2020 Tropical Cyclone Season. Nearly over, but not quite.

A truly breathtaking season that thankfully resulted in few storms directly hitting us here in the Caribbean. The US, particularly Louisiana, didn’t have such fortune, with Laura, Marco, Sally and Delta all affecting the state. An overly busy season appeared as predicted, with (so far) 29 depressions, 28 named storms, 12 hurricanes (Category 1 and 2) and 4 major hurricanes (Categories 3+).

Each year the NOAA and other meteorological institutions around the world predict the season ahead using a scale called the ACE or Accumulated Cyclone Energy index. After studying reliable data from 1981 to 2010, a team in Colorado State University, and independently the NOAA, derived a scale to measure and help predict tropical cyclone intensities for each season. They arrived at an average of 12.1 storms with 6.4 hurricanes and 2.7 major hurricanes. This is enabled the development of the indicator, the ACE, and set a value of 106 for an average season.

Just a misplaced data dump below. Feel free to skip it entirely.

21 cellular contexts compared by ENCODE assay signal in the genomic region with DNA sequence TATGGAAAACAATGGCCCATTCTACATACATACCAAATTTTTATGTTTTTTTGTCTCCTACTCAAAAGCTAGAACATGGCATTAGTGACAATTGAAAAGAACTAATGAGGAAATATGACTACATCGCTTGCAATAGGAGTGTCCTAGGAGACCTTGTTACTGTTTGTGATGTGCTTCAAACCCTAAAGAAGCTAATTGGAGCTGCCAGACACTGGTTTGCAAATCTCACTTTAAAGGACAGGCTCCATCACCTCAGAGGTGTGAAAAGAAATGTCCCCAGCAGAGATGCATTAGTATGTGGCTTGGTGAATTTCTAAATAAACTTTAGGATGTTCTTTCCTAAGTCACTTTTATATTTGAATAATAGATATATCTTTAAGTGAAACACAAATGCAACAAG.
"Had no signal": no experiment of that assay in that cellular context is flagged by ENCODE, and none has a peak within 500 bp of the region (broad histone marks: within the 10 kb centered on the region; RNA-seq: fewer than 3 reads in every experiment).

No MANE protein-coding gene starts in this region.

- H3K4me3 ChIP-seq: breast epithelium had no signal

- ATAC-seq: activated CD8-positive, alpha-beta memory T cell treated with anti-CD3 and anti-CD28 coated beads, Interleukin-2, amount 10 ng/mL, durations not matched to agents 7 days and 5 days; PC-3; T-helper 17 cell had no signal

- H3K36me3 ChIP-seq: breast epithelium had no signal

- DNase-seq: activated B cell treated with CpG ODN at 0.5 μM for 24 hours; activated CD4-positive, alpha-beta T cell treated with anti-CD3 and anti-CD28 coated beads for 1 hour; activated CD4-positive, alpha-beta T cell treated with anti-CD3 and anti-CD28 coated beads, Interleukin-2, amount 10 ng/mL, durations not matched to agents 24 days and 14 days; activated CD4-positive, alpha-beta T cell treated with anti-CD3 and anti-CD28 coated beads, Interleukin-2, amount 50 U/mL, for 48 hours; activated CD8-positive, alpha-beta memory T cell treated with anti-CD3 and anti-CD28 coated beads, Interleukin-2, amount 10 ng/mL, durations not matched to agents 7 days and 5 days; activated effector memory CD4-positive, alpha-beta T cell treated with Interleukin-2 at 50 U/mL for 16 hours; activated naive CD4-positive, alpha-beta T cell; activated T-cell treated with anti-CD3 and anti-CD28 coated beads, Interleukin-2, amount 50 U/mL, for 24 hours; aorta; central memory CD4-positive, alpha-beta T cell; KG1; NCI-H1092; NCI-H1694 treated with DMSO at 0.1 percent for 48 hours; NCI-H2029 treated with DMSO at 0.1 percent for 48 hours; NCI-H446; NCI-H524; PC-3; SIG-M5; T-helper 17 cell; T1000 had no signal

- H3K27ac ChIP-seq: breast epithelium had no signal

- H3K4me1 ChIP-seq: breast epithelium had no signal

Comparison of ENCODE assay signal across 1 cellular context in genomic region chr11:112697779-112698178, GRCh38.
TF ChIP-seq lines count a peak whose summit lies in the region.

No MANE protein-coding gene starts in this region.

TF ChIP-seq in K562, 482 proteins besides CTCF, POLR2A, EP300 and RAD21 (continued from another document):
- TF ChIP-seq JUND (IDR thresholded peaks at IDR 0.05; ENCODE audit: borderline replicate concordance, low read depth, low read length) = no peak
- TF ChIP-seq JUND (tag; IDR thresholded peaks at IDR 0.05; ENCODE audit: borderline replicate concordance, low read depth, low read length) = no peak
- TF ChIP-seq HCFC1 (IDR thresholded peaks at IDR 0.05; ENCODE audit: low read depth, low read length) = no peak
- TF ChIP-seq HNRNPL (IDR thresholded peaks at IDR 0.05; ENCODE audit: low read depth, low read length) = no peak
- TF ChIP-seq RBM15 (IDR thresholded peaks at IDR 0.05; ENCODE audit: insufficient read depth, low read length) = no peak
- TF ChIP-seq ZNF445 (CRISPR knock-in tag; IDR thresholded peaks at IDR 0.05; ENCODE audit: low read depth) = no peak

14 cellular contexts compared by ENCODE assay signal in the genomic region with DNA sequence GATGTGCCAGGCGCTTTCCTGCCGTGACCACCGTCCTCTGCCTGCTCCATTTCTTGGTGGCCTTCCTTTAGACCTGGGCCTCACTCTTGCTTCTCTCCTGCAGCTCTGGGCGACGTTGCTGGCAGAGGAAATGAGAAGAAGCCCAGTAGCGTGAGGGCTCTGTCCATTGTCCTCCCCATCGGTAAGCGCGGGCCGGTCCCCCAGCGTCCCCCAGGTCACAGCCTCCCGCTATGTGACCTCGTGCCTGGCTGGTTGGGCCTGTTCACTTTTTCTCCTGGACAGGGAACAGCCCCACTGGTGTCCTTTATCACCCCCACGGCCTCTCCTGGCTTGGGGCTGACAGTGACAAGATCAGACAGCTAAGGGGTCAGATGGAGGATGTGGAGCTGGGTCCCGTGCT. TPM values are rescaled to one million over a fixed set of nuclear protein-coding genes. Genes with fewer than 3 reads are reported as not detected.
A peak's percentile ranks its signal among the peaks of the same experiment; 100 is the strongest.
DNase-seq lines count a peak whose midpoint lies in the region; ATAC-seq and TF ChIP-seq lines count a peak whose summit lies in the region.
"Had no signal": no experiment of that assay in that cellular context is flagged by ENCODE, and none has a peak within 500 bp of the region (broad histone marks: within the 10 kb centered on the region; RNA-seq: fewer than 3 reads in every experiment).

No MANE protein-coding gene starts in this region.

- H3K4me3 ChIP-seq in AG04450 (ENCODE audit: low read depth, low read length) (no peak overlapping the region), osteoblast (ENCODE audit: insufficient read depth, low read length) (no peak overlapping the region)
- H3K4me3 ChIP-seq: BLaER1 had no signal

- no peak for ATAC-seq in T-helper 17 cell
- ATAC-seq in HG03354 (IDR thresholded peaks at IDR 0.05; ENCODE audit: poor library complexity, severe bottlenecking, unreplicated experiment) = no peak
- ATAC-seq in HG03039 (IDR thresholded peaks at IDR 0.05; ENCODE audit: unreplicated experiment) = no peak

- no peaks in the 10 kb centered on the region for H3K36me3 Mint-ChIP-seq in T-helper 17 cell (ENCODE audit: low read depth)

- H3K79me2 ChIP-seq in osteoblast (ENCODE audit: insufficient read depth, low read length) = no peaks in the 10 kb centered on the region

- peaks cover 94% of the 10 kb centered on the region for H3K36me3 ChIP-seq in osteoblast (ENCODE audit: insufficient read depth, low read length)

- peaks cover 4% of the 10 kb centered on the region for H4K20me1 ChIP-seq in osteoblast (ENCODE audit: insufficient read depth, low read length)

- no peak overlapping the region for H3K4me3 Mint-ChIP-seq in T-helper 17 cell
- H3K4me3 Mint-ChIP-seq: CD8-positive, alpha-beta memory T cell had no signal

The 2020 season is currently at 143 and it is not over yet.

Bear in mind that in 1954 Hurricane Alice formed on 30 December in the mid-Atlantic to the north-east of the Leeward Islands, traveling south-west directly impacting these islands with maximum winds reaching 90+ mph, around 150 kph.

Stay vigilant.

Image: [upload.wikimedia.org/wikipedia...](https://upload.wikimedia.org/wikipedia/en/timeline/1f4a7932cbee5dcb8c94b0df46fc7f48.png)

2 November 2020 — French West Indies

Matthew Cowen @matthewcowen